Yes, this is what love does. My sadness sits heavy in my chest, and you want to add your own sadness to mine so there’s even more. I have too much sadness already, and now you’re going to make me sadder by feeling sorry for you. Here’s what love is: a smoke made out of lovers' sighs. When the smoke clears, love is a fire burning in your lover’s eyes. If you frustrate love, you get an ocean made out of lovers' tears. What else is love? It’s a wise form of madness. It’s a sweet lozenge that you choke on. Goodbye, cousin.

BENVOLIO

   Soft! I will go along.
And if you leave me so, you do me wrong.

BENVOLIO

Wait. I’ll come with you. If you leave me like this, you’re doing me wrong.

ROMEO

Tut, I have lost myself. I am not here.
This is not Romeo. He’s some other where.

ROMEO

I’m not myself. I’m not here. This isn’t Romeo—he’s somewhere else.

BENVOLIO

190 Tell me in sadness, who is that you love.

BENVOLIO

Tell me seriously, who is the one you love?

ROMEO

What, shall I groan and tell thee?

ROMEO

Seriously? You mean I should groan and tell you?

BENVOLIO

Groan! Why, no. But sadly, tell me who.

BENVOLIO

Groan? No. But tell me seriously who it is.

ROMEO

A sick man in sadness makes his will,
A word ill urged to one that is so ill.
195 In sadness, cousin, I do love a woman.

ROMEO

You wouldn’t tell a sick man he “seriously” has to make his will—it would just make him worse. Seriously, cousin, I love a woman.

BENVOLIO

I aimed so near when I supposed you loved.

BENVOLIO

I guessed that already when I guessed you were in love.

ROMEO

A right good markman! And she’s fair I love.

ROMEO

Then you were right on target. The woman I love is beautiful.

BENVOLIO

A right fair mark, fair coz, is soonest hit.

BENVOLIO

A beautiful target is the one that gets hit the fastest.

ROMEO

Well, in that hit you miss. She’ll not be hit
200 With Cupid’s arrow. She hath Dian’s wit.
And, in strong proof of chastity well armed
From love’s weak childish bow, she lives uncharmed.
She will not stay the siege of loving terms,
Nor bide th' encounter of assailing eyes,
205 Nor ope her lap to saint-seducing gold.
Oh, she is rich in beauty, only poor
That when she dies, with beauty dies her store.

ROMEO

Well, you’re not on target there. She refuses to be hit by

Cupid’s

Cupid, the Roman god of love, shoots arrows at humans that make them fall in love. Diana is the Roman goddess of virginity and hunting.

Cupid’s
arrow. She’s as clever as Diana, and shielded by the armor of chastity. She can’t be touched by the weak and childish arrows of love. She won’t listen to words of love, or let you look at her with loving eyes, or open her lap to receive gifts of gold. She’s rich in beauty, but she’s also poor, because when she dies her beauty will be destroyed with her.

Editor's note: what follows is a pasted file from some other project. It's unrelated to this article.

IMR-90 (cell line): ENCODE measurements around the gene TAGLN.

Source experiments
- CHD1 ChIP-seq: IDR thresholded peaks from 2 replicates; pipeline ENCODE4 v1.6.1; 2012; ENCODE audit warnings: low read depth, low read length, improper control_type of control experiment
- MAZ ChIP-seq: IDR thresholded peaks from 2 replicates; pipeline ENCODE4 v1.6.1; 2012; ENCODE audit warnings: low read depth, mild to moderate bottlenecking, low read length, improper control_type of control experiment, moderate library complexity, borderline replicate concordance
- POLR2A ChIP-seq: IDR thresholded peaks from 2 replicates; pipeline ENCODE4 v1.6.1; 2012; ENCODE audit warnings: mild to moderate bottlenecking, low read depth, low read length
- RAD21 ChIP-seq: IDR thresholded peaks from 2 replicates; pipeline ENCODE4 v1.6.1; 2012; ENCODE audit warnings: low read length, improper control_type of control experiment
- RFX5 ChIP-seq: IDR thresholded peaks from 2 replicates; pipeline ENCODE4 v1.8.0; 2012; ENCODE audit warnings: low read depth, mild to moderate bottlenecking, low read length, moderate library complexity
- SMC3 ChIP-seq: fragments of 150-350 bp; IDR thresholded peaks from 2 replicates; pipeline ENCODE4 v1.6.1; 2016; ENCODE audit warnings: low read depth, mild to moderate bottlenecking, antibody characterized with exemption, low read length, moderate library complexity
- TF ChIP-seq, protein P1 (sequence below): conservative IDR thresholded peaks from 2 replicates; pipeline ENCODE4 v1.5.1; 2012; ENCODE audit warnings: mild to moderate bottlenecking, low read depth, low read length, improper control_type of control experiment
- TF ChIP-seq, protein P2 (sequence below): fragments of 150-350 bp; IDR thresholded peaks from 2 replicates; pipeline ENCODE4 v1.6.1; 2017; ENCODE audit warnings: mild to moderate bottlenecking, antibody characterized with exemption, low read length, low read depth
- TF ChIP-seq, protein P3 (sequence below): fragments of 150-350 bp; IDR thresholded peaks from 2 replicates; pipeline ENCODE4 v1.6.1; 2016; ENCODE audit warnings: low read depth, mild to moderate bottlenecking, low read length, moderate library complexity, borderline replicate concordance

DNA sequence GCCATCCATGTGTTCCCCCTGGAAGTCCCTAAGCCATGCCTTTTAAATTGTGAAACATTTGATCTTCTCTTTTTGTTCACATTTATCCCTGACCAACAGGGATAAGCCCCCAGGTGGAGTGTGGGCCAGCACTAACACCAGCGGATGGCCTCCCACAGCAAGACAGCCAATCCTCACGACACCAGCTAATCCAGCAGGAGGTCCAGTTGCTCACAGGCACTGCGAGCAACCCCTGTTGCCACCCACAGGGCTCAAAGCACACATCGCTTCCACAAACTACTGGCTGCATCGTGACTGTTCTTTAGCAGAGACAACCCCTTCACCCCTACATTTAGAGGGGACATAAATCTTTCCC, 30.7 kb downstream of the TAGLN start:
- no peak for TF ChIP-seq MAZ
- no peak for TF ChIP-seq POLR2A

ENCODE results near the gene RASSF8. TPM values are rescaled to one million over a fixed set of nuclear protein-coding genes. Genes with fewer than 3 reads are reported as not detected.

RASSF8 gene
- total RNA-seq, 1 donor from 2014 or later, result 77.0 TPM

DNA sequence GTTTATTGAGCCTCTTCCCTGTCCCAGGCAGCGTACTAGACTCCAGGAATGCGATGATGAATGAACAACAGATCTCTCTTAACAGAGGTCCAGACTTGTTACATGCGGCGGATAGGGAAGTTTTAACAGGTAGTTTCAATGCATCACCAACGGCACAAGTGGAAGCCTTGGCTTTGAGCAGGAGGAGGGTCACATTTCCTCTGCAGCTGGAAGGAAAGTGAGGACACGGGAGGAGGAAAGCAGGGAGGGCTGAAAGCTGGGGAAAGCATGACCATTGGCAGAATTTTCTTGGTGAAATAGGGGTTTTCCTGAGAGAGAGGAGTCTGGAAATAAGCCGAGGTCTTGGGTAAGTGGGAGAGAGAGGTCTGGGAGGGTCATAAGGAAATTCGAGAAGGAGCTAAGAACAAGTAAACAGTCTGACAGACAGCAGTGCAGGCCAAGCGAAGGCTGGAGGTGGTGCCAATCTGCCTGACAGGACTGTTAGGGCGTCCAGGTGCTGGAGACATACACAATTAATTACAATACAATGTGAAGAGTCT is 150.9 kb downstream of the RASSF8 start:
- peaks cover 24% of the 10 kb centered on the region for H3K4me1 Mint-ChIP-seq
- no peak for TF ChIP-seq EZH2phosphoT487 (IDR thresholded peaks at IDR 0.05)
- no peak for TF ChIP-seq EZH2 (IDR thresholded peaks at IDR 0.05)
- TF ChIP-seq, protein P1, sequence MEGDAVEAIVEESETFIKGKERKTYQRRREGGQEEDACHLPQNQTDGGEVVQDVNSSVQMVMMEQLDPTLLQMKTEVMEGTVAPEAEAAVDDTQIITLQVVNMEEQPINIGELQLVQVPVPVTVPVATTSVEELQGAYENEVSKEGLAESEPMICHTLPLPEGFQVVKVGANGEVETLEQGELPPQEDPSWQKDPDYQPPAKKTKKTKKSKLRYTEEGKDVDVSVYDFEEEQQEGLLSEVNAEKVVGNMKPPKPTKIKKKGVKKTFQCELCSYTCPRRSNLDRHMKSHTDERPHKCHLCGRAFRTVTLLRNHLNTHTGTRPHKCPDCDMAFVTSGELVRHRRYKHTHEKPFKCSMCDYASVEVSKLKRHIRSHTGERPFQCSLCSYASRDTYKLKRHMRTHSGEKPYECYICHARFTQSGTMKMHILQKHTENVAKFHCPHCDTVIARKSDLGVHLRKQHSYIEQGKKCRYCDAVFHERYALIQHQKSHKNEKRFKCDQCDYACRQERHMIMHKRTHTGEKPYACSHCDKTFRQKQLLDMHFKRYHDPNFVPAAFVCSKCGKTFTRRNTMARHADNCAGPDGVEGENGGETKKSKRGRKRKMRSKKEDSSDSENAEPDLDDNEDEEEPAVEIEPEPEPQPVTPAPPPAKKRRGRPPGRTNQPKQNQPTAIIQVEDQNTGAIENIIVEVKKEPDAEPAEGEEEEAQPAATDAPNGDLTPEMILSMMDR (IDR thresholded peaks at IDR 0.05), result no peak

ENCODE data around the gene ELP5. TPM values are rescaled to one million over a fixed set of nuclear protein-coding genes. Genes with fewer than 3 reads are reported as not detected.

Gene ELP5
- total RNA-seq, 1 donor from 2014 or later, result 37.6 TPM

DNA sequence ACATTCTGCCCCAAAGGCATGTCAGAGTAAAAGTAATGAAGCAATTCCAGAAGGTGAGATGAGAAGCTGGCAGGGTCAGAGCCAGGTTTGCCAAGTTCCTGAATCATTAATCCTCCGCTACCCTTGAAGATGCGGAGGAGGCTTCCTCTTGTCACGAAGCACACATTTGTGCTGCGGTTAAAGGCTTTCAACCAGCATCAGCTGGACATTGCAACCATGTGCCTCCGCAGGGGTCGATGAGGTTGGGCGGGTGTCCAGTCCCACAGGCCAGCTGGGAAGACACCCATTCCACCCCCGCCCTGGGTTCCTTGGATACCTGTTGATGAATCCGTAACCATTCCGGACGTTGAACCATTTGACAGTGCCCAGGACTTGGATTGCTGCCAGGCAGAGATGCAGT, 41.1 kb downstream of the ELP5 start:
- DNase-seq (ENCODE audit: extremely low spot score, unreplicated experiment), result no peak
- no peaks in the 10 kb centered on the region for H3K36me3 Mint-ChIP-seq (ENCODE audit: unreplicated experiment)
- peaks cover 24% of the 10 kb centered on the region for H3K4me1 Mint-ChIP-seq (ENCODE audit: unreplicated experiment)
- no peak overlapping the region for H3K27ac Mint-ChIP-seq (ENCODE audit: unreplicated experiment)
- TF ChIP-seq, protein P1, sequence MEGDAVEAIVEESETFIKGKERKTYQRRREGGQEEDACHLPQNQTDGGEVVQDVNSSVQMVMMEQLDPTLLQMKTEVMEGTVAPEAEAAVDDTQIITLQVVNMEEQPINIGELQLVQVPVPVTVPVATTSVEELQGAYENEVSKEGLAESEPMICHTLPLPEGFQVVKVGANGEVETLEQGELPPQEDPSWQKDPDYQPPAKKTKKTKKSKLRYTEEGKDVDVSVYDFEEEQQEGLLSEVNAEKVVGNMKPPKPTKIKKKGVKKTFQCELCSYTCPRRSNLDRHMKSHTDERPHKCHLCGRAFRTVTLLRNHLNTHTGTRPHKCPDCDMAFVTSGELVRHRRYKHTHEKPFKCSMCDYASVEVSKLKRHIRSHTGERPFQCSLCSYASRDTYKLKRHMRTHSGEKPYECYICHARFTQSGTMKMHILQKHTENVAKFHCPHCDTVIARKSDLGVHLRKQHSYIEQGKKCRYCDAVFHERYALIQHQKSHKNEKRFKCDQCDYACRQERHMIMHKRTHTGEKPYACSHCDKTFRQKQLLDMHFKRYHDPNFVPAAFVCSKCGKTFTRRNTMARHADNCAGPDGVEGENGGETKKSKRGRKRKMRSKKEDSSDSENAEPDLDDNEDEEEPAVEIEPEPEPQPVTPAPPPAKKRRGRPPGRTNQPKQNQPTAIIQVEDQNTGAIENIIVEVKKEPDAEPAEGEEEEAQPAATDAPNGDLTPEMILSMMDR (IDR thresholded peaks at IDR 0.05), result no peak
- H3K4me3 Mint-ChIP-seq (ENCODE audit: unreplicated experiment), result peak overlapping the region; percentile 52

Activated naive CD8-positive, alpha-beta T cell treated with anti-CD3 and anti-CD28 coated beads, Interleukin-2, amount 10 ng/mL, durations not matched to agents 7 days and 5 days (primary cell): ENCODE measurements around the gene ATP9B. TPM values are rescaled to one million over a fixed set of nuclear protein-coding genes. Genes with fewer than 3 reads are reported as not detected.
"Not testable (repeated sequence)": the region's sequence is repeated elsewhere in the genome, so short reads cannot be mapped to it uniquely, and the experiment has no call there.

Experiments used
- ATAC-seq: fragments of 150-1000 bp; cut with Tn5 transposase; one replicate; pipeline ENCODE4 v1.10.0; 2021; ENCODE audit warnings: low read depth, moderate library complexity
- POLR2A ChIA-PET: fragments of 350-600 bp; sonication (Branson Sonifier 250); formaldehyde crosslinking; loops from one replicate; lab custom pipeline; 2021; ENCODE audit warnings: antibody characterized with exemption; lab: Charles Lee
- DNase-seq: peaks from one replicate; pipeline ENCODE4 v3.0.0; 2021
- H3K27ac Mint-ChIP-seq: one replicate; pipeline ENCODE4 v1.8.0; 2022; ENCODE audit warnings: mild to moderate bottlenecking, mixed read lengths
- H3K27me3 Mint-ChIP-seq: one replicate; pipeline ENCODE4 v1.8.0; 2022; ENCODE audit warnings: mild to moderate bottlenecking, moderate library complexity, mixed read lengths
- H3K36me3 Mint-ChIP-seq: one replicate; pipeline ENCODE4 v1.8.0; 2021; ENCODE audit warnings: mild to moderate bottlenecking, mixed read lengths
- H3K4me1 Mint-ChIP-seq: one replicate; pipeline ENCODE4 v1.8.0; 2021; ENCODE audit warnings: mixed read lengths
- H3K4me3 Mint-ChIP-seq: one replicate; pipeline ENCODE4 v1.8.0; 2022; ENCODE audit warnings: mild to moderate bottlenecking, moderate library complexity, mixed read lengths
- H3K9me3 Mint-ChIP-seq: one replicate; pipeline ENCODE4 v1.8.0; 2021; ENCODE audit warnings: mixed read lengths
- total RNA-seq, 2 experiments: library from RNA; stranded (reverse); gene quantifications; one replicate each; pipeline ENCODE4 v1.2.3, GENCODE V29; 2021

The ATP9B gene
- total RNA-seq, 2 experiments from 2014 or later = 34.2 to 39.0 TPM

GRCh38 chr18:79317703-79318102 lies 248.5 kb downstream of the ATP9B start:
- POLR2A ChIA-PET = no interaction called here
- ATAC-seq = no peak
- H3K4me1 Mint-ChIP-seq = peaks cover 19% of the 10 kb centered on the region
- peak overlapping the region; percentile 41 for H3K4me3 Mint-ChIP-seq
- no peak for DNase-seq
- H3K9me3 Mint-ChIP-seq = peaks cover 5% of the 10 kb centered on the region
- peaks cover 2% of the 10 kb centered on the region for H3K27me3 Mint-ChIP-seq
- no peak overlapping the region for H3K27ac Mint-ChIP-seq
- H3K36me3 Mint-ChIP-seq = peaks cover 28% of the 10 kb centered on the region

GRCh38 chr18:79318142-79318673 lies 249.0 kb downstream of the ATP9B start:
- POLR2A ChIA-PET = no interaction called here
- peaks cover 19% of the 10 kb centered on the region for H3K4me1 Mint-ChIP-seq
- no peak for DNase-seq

BENVOLIO

Then she hath sworn that she will still live chaste?

BENVOLIO

So she’s made a vow to be a virgin forever?

ROMEO

She hath, and in that sparing makes huge waste,
210 For beauty, starved with her severity,
Cuts beauty off from all posterity.
She is too fair, too wise, wisely too fair,
To merit bliss by making me despair.
She hath forsworn to love, and in that vow
215 Do I live dead that live to tell it now.

ROMEO

Yes she has, and by keeping celibate, she wastes her beauty. If you starve yourself of sex you can’t ever have children, and so your beauty is lost to future generations. She’s too beautiful and too wise to deserve heaven’s blessing by making me despair. She’s sworn off love, and that promise has left me alive but dead, living only to talk about it now.

BENVOLIO

Be ruled by me. Forget to think of her.

BENVOLIO

Take my advice. Don’t think about her.

ROMEO

O, teach me how I should forget to think!

ROMEO

Teach me to forget to think!

BENVOLIO

By giving liberty unto thine eyes.
Examine other beauties.

BENVOLIO

Do it by letting your eyes wander freely. Look at other beautiful girls.

ROMEO

     'Tis the way
220 To call hers exquisite, in question more.
These happy masks that kiss fair ladies' brows,
Being black, puts us in mind they hide the fair.
He that is strucken blind cannot forget
The precious treasure of his eyesight lost.
225 Show me a mistress that is passing fair;
What doth her beauty serve but as a note
Where I may read who passed that passing fair?
Farewell. Thou canst not teach me to forget.

ROMEO

That will only make me think more about how beautiful she is. Beautiful women like to wear black masks over their faces—those black masks only make us think about how beautiful they are underneath. A man who goes blind can’t forget the precious eyesight he lost. Show me a really beautiful girl. Her beauty is like a note telling me where I can see someone even more beautiful. Goodbye. You can’t teach me to forget.

BENVOLIO

I’ll pay that doctrine or else die in debt.

BENVOLIO

I’ll show you how to forget, or else I’ll die owing you that lesson.
Exeunt
They exit.